While others may be ashamed of being a musical geek, I wear it like a badge of honor. Since childhood, my parents brought my brothers and I up to the music of Rodgers and Hammerstein, Learner and Loewe and Disney movies. As I got older, my love of musicals grew and I discovered composers like Stephen Sondheim, performed in middle school, high school and college and saw Broadway shows at Shea’s Performing Arts Center in my hometown of Buffalo.
Ask me a question about any musical and I’ll either know it off the top of my head or I’ll be so intrigued I’ll research it that day, if not that hour. I will spend hours upon hours on my laptop watching YouTube clips from musicals past and present in fascination. I sing show tunes not only in the shower but as I’m walking to class, making dinner or editing articles at The Oswegonian (to the dismay of my colleagues). The Tony Awards is an annual event in my house.
And as if I had to tell you, "Glee" is one of my favorite shows.
It’s not an obsession. Trust me, I know people more fanatic than I am who make pilgrimages to New York City several times a year to catch the latest shows. What I have is simply an appreciation for an art form that blends compelling storytelling, moving music and intricate dancing.
So, when I see something I love so much go in a scary and unsafe direction, I have to speak up.
In recent years there has been a disturbing trend on Broadway. More and more musicals are now adaptations of movies or using music we’ve already heard on the radio a billion times. These musicals are known as "jukebox musicals." The likes of "Shrek," "The Adams Family," "Elf," "Legally Blonde" and "9 to 5" are getting the million-dollar treatment and becoming big Broadway shows. Although these are all fine movies, are they really worth the effort it takes to be transformed into a musical? And although I enjoy the music of Elvis, the Beach Boys, Frank Sinatra and Green Day, is it necessary to turn these tunes into big, flashy musical numbers?
These musicals add nothing to our culture and are a ploy to make money. They show that there is currently a great lack of originality and creative thought on the Great White Way. That is a problem for an industry that prides itself in a history of innovation and breaking barriers.
Although many of the classics of the 1940s, 1950s and 1960s are based on source material (for example, "My Fair Lady" is based on George Bernard Shaw’s "Pygmalion;" "The Sound of Music" is based on the true story of Maria von Trapp; "Kiss Me Kate" is an adaptation of William Shakespeare’s "Taming of the Shrew"), these composers and book writers created something innovative and accessible for large audiences with their adaptations. In addition, they made the stories stronger and accompanied then with songs that added depth and meaning to the show. In contrast, this new wave of adapted musicals is just rehashing what has already been onscreen.
As with anything, there are numerous exceptions. "The Producers," the 2001 musical based on Mel Brooks’ 1968 movie of the same title, made history by winning 12 Tony Awards, the most for any show in a single year. With smart humor and clever songs, "The Producers" ultimately brought Broadway from the brink of despair it was hanging on in the 1990s. Other recent above-par adaptations include "Hairspray" and, surprisingly enough, "Monty Python’s Spamalot." Some jukebox musicals that do work, such as "Jersey Boys," based on the music and life and Frankie Valli and the Four Seasons, and "Mamma Mia," based on the music of ABBA. Yet, these are only a few examples in a sea of otherwise unimaginative shows.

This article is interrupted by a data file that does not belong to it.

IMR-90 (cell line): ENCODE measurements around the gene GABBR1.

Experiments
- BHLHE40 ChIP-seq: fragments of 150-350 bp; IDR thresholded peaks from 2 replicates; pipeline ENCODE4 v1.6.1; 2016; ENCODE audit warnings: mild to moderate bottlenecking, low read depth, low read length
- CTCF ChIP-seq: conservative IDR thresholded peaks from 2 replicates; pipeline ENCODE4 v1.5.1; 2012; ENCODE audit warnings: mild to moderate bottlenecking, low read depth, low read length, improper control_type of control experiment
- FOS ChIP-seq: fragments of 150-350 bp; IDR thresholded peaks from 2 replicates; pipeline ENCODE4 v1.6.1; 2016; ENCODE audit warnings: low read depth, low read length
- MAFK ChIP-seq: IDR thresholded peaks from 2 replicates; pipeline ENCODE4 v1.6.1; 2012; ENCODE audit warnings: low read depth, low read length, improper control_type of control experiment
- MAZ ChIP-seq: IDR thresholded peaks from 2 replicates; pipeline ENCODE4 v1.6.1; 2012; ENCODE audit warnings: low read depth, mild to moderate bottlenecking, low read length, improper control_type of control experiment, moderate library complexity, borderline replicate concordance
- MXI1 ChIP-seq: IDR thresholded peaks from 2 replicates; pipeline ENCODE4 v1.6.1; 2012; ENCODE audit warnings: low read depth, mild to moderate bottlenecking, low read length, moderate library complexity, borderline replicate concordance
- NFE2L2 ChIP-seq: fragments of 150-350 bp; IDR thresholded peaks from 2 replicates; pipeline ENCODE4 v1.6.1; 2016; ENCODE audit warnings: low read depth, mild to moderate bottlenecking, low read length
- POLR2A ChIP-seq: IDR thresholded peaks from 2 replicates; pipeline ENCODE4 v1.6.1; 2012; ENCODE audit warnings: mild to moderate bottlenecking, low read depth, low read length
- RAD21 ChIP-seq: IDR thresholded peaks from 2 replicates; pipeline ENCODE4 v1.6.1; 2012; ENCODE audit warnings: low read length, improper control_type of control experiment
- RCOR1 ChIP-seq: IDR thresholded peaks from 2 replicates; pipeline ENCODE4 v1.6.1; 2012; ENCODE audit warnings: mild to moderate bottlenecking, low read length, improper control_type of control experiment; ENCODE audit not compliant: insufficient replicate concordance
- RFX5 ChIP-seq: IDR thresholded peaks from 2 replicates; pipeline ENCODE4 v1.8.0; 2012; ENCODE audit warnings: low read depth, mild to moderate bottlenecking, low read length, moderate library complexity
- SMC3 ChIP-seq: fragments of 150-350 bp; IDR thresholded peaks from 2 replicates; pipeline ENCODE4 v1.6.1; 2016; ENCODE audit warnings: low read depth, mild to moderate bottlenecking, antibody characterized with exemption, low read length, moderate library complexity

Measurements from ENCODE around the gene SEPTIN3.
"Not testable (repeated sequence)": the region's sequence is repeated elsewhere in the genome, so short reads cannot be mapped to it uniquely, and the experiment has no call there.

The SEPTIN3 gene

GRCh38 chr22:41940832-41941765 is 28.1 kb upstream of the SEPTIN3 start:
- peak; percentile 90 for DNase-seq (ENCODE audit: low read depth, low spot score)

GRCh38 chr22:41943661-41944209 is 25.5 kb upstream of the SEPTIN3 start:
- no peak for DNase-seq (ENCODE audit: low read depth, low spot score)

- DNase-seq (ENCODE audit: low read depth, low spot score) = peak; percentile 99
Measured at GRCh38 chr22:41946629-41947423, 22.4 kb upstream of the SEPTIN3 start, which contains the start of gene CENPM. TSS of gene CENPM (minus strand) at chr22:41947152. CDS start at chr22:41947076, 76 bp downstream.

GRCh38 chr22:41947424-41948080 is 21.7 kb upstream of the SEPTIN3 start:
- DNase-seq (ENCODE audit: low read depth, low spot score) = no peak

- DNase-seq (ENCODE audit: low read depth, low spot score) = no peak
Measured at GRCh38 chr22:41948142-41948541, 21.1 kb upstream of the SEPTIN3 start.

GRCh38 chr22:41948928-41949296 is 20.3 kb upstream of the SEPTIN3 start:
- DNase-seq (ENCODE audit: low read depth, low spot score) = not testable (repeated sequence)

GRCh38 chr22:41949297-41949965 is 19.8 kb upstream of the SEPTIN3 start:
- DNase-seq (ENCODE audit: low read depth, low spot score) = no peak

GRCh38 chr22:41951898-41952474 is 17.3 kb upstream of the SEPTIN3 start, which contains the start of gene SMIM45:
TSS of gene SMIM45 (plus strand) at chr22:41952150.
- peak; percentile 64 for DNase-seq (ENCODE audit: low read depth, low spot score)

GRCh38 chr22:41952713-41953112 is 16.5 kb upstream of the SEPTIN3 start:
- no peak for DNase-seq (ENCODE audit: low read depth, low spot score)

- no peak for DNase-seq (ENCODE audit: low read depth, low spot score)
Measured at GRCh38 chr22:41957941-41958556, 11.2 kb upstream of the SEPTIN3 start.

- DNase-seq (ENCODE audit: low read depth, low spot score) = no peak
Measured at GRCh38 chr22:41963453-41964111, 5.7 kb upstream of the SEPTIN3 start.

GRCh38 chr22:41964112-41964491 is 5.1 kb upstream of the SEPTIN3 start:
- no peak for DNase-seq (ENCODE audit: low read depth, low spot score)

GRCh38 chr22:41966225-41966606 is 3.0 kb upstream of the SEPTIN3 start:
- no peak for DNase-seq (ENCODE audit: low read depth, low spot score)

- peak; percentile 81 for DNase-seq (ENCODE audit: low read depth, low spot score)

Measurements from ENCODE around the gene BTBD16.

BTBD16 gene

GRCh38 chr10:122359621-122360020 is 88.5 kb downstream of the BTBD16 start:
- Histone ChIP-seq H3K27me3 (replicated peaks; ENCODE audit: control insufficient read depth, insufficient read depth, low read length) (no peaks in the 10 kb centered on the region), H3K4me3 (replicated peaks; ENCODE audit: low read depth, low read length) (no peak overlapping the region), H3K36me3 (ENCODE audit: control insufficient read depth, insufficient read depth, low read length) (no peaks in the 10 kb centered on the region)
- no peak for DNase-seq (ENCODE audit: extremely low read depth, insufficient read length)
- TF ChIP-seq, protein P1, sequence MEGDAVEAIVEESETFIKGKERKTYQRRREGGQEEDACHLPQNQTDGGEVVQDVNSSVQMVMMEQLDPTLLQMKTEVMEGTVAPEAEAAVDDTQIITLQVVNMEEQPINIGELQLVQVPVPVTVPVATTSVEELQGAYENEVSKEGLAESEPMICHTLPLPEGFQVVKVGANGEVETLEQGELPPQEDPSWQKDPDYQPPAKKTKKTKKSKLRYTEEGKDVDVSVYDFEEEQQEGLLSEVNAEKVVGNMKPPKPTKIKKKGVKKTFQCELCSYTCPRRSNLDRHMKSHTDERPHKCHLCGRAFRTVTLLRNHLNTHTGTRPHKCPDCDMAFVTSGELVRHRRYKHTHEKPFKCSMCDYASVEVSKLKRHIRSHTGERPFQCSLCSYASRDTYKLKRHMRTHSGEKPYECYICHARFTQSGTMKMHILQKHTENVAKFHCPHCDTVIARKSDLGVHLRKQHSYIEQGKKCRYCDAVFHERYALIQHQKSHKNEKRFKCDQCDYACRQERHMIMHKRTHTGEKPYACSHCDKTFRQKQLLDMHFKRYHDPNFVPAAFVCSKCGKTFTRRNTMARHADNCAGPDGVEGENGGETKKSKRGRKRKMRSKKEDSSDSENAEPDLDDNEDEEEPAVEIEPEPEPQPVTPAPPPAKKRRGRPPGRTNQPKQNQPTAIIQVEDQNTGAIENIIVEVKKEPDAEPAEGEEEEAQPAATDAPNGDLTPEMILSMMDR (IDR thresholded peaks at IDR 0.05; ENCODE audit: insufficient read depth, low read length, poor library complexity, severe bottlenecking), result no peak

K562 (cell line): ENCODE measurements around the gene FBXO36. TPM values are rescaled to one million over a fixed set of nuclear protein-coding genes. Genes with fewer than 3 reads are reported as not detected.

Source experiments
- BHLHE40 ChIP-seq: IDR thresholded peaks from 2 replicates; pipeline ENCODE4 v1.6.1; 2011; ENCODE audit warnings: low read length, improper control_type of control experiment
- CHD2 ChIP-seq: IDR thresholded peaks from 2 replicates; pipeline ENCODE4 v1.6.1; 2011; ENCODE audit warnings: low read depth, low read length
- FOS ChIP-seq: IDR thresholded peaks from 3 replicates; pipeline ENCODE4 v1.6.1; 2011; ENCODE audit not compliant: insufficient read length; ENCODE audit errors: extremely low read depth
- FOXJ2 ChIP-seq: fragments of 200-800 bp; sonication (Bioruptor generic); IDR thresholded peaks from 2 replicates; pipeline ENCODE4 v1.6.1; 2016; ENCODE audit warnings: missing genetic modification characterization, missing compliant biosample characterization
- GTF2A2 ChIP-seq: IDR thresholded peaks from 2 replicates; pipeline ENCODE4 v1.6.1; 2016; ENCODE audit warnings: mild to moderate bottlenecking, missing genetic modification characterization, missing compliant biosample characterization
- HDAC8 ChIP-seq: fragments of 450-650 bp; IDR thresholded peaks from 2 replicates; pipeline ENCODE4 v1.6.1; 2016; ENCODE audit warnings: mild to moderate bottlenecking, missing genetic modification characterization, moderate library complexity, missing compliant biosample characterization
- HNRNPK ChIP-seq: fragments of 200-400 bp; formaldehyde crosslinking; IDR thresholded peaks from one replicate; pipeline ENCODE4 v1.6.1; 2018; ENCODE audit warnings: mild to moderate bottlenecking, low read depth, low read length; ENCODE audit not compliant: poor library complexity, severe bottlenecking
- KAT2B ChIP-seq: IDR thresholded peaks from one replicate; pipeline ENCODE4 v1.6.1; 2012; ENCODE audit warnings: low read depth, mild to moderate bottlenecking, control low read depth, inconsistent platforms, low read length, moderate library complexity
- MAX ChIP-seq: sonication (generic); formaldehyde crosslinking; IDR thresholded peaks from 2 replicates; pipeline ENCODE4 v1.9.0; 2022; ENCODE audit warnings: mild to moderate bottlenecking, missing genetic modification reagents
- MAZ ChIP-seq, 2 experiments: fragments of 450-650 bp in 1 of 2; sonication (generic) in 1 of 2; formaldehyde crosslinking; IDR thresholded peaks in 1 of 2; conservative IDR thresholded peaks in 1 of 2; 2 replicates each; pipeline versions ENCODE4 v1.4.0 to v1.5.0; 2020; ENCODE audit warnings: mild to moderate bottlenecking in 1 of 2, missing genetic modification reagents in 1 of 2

There are some glimmers of hope for this beloved American tradition. At this year’s Tony Awards, "Memphis," an original musical, won the top prize, beating out "American Idiot" (a musical based on Green Day’s album of the same title), "Million Dollar Quartet" (a show based on the famous 1956 jam session with Elvis Presley, Johnny Cash, Carl Perkins and Jerry Lee Lewis) and "Fela" (a musical based on the life and music of Afrobeat musician Fela Kuti). In addition, shows like "In the Heights" and "Next to Normal" are bringing in audiences week after week and winning numerous awards, showing that the original musical is not dead.
But the trend is far from over. The upcoming Broadway season boasts titles such as "Catch Me If You Can," "Sister Act," "Priscilla Queen of the Desert- The Musical" and "Spider-Man: Turn Off the Dark." There are numerous projects in the works right now that have familiar names like "Bonnie and Clyde" and "Bring it On." It has even gone across the pond as "Flashdance: The Musical" and "Dirty Dancing- The Classic Story on Stage" are featured in London’s West End.
Like any trend, this may go away over time and the tradition of brilliant, innovative musicals will once again reign supreme. But as legwarmers and Crocs have shown us, trends can take a while to phase out and I don’t know how much longer I can hear about this movie or that movie becoming a Broadway show. I don’t even dare make some sarcastic suggestion because I fear that sooner or later I’ll see that on a marquis.
All that we can hope for is that the next wave of composers and book writers will find the spark of creativity within themselves, not after catching a flick or driving in their car listening to the radio. There needs to be encouragement for individuals as they develop their truly original art. Otherwise, we’ll completely lose one of the great institutions of America to the unfortunate commercialization that has consumed many other facets of our lives. And then the sound of music that we’ve come to love from Broadway won’t sound as sweet.